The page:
Seven fourth-year medical students at UConn School of Medicine participated in the early match process finding out
where they get to spend their advanced residency training over the next several years. The students entering the medical fields of urology, ophthalmology and the military are UConn’s largest early-match class.
“I am thrilled to have matched here at UConn!” shared Ryan Daigle, 27, of Southington, who is entering urology residency training. “I was inspired by the special relationships developed with patients and the fascinating procedures which improve patients’ lives. It is a privilege to join the many physicians from UConn School of Medicine in providing care to the residents of Connecticut.”
Also early-matching to urology but at the University of Maryland is Tijesunimi Oni, 25 from Woodbury, New Jersey. She was part of the Health Career Opportunity Programs (HCOP) at UConn Health and mentored by its leader Dr. Marja Hurley.
“Tijesunimi Oni is making history. She is the first black woman at UConn to match into a urology residency,” Hurley proudly shared during this February’s Black History Month.
“I am very excited to have matched in urology,” Oni says. “I am entering urology because it is a surgical specialty that blends medical and surgical management of patients. In my third year clinical rotations, I realized that I loved being in the OR operating, but I also wanted to be able to form long-term relationships with my patients.”
Oni stresses: “What I have loved most about my time at UConn SOM are the people.”
Future urologists Jessa Sahl, 27 of Avon, and Rhea Sindvani, 25 of Farmington, will both train at Boston University Medical Center.
“It’s very exciting to be matching. We’re doubling up,” said Sindvani.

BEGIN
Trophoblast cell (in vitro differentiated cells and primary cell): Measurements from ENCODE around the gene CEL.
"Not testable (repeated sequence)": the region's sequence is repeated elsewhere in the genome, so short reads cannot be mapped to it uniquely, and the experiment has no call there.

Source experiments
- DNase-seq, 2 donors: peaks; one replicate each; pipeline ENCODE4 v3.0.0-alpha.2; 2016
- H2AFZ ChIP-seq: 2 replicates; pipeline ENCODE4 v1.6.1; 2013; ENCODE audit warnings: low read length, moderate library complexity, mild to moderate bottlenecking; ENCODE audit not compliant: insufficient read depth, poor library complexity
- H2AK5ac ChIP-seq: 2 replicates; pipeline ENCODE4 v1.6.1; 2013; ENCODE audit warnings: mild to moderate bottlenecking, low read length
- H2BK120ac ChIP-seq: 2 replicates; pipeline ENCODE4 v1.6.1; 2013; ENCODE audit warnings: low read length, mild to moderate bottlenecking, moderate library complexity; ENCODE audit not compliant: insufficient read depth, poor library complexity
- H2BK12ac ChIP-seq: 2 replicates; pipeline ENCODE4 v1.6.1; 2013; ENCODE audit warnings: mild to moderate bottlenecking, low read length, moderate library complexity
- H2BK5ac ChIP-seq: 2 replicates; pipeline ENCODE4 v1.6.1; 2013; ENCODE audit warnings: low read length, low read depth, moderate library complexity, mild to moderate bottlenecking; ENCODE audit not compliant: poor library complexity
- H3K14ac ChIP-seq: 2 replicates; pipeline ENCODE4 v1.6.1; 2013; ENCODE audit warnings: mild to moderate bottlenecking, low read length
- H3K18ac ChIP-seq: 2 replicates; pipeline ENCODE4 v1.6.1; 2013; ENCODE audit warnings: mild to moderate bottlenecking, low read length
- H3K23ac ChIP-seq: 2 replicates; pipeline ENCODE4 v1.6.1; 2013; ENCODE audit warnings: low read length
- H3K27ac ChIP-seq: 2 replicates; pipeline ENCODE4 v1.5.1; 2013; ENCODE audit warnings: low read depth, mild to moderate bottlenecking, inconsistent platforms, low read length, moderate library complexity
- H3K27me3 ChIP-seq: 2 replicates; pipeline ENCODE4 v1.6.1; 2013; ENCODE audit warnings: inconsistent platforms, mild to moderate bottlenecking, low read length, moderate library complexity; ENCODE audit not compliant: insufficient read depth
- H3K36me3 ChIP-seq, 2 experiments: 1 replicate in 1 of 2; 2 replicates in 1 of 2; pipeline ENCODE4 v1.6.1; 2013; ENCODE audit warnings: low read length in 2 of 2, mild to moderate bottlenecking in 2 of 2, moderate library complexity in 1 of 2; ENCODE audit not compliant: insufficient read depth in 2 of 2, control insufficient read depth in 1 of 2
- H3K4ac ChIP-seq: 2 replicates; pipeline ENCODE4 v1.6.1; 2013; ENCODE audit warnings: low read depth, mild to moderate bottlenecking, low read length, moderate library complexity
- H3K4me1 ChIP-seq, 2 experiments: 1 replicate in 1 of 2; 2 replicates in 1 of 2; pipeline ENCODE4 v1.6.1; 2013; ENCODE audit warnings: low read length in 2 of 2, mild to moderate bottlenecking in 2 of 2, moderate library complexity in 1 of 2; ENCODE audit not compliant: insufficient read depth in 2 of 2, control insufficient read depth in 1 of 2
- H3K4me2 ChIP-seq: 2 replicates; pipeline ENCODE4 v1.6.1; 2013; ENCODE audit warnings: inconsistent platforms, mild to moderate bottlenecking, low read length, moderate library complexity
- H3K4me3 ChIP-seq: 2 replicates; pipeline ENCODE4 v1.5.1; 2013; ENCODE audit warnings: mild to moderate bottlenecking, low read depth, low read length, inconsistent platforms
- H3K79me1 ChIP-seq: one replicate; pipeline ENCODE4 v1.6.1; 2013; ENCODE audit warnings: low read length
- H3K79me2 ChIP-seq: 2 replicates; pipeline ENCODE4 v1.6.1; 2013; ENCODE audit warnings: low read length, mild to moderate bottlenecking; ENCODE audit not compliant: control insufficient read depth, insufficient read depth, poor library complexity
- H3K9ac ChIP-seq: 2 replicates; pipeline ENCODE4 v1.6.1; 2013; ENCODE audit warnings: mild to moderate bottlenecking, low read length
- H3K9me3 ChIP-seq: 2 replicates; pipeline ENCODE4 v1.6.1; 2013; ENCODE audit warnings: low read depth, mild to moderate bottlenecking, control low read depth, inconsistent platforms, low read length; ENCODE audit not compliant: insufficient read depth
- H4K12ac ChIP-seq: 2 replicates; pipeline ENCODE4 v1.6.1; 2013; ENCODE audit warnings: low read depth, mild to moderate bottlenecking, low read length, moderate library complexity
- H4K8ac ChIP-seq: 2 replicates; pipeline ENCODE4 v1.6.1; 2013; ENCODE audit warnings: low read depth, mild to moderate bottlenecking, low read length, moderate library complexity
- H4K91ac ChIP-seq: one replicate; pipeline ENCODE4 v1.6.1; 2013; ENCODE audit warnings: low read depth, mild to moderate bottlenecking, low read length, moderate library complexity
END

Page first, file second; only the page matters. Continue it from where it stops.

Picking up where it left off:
“It’s definitely a relief to have gone through an early match process,” added Sahl. “I am ecstatic about my match!”
So is Simon Archambault, 27 of Cromwell.
“I am excited to begin to plan my future,” said Archambault who will train in ophthalmology at Tufts/New England Eye Center. “I am the first in my family to graduate from medical school, so being part of UConn’s tradition is a huge honor!”
Archambault said: “Ophthalmology is a surgical subspecialty I can have daily patient encounters, longitudinal patient care, OR time, clinic procedures, and be able to preserve the most beautiful organ in the human body. The school has gone above and beyond to help find me opportunities to accomplish my career goals!”
UConn medical school’s other students participating in the early match process are Xinyue Tan headed into urology residency training at UMass Medical School and Braxten Ramirez who is doing a special military match. He is headed to Madigan Army Medical Center in Washington state.
“Congrats to all our early-matching medical students,” said Dr. Melissa Held, associate dean for medical student affairs. “We are so proud of all of you.”
And the excitement of these early-matchers are a preview of even more excitement to come at the strike of noon on March 18 for National Match Day. Until then their medical school classmates entering advanced training for primary care and other medical specialties will be anxiously awaiting their residency destinies.
The Class of 2022 will graduate this May as part of UConn Health’s 51st graduating class carrying on the now more than 50 year tradition of UConn being the No. 1 producer in Connecticut of future physicians, surgeons and dentists, and a great source of future scientists and public health experts.
As if medical school is not challenging enough, the Class of 2022 entered their medical school clinical rotations at the start of the pandemic.
“The pandemic displayed the importance of remaining flexible in times of uncertainty, which is a lesson I will carry with me in residency,” Daigle said.
“It has been an interesting and unexpected experience to be in medical school during a pandemic,” said Oni. “It has required a lot of patience with patients who may have differing opinions of the pandemic and flexibility with regularly changing guidelines.”
Archambault shared, “I do not think my education has been compromised, and in fact I feel very comfortable working with COVID positive patients!”
Sahl concluded, “I think the hardest part is that I may never know what it was like to practice medicine pre-pandemic.”